Otago University’s School of Physiotherapy will run the first clinical evaluation of laser treatment for lymphoedema in New Zealand, on behalf of the NZ Breast Cancer Foundation.
March 10, 2015 By Massage Therapy Canada staff
The $52,000 study will enable Professor David Baxter and his team to evaluate the potential effectiveness of low level laser therapy (LLLT) for breast cancer-related lymphoedema, its acceptability to patients and therapists, and the feasibility of incorporating the treatment into existing clinical practice within New Zealand’s hospitals. The study will start in April.
Lymphoedema causes swelling and hardening of the arm in up to a quarter of breast cancer patients who have multiple lymph nodes removed as part of their breast cancer treatment. Lymphoedema of the arm can also be caused by taxanes, a type of cancer drug, and breast lymphoedema is increasing as more women have breast-conserving surgery (lumpectomy). The discomfort and swelling caused by lymphoedema can be severe, and treatment options are limited.
“In Australia and the U.S.A., laser is seen as a low-cost, safe and effective treatment for breast cancer-related lymphedema to reduce limb volume and improve function,” said Baxter. “But most studies have been small-scale, and LLLT isn’t established in New Zealand at all. This study is a chance to see how well it works for our patients in our treatment environment.”
Van Henderson, NZ Breast Cancer Foundation chief executive, agreed, saying, “We’re excited by the potential of laser to relieve a condition that makes daily life difficult for many women. But we know that regardless of how effective laser therapy is, if clinicians and patients won’t accept it, or if it’s impractical within our clinical environment, it won’t have a future here. Professor Baxter is internationally recognized for his expertise in laser medicine, making him the ideal leader for this study.”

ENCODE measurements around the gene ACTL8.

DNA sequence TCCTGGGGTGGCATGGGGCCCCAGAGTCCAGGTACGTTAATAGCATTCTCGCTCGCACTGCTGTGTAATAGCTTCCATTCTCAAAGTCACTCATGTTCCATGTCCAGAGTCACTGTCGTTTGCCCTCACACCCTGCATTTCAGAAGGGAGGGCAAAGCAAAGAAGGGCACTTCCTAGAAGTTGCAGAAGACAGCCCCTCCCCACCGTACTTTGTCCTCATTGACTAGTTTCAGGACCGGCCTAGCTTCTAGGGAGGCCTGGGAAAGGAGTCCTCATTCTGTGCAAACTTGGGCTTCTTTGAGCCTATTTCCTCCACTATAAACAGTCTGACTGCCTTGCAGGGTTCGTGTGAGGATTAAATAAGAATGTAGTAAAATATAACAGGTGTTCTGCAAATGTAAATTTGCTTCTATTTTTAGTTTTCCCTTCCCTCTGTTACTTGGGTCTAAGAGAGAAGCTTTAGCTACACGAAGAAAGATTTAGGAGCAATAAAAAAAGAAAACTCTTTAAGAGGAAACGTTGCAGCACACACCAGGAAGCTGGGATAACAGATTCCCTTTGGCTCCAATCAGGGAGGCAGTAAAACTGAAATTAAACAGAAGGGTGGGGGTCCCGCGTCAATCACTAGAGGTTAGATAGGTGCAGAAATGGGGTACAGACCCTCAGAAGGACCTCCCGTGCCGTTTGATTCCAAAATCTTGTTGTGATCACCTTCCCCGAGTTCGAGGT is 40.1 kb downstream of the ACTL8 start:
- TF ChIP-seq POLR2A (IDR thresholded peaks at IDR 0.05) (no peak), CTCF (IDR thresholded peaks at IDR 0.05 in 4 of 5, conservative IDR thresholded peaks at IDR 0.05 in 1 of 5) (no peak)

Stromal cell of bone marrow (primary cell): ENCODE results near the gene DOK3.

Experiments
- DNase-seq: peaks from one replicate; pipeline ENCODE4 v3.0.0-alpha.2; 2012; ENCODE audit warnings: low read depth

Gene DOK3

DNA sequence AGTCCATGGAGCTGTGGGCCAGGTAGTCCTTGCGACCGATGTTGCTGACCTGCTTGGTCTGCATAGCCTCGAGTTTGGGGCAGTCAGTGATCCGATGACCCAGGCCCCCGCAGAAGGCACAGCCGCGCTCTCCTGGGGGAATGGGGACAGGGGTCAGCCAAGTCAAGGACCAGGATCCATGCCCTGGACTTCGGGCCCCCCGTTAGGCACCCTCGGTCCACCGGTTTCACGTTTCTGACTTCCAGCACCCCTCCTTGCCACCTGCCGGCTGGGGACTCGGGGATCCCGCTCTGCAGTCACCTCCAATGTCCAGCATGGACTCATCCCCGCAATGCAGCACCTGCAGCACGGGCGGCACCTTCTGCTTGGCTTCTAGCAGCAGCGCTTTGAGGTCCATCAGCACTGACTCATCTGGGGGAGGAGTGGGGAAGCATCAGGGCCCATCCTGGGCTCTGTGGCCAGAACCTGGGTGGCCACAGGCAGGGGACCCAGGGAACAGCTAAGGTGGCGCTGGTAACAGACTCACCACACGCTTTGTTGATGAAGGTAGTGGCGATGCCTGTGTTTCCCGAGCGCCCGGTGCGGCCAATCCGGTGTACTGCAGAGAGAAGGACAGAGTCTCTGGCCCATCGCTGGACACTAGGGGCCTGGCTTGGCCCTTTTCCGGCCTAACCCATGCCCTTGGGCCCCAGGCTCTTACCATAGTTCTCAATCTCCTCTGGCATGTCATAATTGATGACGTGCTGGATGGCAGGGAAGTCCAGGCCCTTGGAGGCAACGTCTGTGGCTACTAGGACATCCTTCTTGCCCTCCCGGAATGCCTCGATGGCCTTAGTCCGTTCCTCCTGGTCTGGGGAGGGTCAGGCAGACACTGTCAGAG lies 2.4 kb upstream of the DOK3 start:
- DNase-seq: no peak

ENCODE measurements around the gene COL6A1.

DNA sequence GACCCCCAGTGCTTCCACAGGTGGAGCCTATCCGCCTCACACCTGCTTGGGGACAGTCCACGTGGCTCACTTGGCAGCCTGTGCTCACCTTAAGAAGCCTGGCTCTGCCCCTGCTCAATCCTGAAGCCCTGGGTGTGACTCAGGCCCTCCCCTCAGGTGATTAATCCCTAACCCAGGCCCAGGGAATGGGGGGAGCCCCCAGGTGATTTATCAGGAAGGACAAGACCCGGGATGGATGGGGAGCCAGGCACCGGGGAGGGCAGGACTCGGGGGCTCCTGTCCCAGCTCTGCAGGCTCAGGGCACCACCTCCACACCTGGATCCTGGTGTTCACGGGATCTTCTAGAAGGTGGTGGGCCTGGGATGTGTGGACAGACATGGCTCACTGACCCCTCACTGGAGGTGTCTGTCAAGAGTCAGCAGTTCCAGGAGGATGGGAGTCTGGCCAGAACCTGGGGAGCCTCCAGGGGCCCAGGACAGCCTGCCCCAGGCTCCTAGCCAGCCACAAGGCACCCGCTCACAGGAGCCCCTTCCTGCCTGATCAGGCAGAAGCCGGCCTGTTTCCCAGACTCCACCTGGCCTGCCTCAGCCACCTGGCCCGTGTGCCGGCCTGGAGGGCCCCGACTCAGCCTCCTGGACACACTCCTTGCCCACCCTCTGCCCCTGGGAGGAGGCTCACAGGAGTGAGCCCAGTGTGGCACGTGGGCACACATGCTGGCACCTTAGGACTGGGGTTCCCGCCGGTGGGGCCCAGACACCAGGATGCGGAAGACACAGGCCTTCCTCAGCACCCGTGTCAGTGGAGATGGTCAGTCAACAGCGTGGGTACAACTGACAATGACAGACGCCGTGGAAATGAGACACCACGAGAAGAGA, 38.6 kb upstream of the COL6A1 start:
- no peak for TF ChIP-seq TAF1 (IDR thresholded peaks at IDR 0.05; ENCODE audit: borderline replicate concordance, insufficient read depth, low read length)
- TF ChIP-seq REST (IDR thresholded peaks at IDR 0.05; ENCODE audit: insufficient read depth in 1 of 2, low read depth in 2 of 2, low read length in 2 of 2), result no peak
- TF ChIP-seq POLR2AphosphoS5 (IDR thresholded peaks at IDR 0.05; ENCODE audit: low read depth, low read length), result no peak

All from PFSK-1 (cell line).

Study participants will have up to 12 sessions of laser treatment, in addition to standard massage, compression and bandaging, in a selected DHB lymphoedema clinic. The main measure of effectiveness will be a reduction in limb volume, with decreased tissue hardness and patient satisfaction as secondary outcomes. If the results are positive, this evaluation could potentially lead to the first large-scale randomised controlled trial of LLLT.
This is the second lymphoedema-focused initiative by the NZBCF recently. Last year, it purchased five bioimpedance machines, used to monitor the development and treatment of lymphoedema, for DHB clinics at Gisborne, Timaru, Hawke’s Bay, Dunedin and Whangarei.
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